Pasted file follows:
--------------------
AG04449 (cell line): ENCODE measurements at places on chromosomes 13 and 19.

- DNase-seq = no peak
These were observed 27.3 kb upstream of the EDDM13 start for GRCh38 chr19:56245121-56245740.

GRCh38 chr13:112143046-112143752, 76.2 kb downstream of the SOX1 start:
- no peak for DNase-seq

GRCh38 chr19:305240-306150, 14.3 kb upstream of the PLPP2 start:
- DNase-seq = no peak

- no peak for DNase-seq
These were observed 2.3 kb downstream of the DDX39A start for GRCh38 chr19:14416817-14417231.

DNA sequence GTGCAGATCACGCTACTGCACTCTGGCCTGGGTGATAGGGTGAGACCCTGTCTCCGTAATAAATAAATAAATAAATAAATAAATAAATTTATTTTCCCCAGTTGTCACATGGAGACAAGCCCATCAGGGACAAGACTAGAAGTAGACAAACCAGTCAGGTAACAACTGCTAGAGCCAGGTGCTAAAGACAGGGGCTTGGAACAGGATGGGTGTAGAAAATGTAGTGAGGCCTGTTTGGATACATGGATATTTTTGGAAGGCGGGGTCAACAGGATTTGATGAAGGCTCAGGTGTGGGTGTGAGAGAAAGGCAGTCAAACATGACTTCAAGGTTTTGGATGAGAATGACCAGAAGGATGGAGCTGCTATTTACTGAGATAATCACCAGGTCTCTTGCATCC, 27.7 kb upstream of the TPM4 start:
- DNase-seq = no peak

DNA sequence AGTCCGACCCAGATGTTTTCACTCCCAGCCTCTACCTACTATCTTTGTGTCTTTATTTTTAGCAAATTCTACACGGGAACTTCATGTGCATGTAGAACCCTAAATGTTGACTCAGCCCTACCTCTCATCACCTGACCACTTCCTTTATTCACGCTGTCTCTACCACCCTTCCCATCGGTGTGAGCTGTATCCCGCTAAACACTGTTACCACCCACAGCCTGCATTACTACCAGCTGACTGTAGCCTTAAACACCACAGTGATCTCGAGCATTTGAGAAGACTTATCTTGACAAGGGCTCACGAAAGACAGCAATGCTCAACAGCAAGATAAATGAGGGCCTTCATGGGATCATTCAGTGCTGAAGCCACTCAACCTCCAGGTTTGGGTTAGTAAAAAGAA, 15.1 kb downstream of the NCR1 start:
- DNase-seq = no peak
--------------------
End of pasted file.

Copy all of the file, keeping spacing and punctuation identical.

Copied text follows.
AG04449 (cell line): ENCODE measurements at places on chromosomes 13 and 19.

- DNase-seq = no peak
These were observed 27.3 kb upstream of the EDDM13 start for GRCh38 chr19:56245121-56245740.

GRCh38 chr13:112143046-112143752, 76.2 kb downstream of the SOX1 start:
- no peak for DNase-seq

GRCh38 chr19:305240-306150, 14.3 kb upstream of the PLPP2 start:
- DNase-seq = no peak

- no peak for DNase-seq
These were observed 2.3 kb downstream of the DDX39A start for GRCh38 chr19:14416817-14417231.

DNA sequence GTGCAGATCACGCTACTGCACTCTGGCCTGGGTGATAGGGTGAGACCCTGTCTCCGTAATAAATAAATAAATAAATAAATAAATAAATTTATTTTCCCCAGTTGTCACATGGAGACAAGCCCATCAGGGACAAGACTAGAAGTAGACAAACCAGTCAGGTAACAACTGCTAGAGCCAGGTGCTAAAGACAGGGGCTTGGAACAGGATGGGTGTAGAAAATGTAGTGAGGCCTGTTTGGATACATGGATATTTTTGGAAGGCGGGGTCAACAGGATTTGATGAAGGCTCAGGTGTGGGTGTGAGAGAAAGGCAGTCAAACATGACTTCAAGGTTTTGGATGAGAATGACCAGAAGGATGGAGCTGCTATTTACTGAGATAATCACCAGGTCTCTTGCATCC, 27.7 kb upstream of the TPM4 start:
- DNase-seq = no peak

DNA sequence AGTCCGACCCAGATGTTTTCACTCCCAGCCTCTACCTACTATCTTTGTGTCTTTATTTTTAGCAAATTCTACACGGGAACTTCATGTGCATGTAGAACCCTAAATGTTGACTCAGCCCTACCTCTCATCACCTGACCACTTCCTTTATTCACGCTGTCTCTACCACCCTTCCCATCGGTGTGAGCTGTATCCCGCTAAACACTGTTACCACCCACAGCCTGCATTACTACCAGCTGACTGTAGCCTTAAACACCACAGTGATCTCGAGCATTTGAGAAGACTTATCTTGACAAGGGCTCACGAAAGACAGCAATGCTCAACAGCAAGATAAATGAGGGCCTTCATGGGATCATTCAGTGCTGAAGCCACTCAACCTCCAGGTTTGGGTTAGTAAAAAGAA, 15.1 kb downstream of the NCR1 start:
- DNase-seq = no peak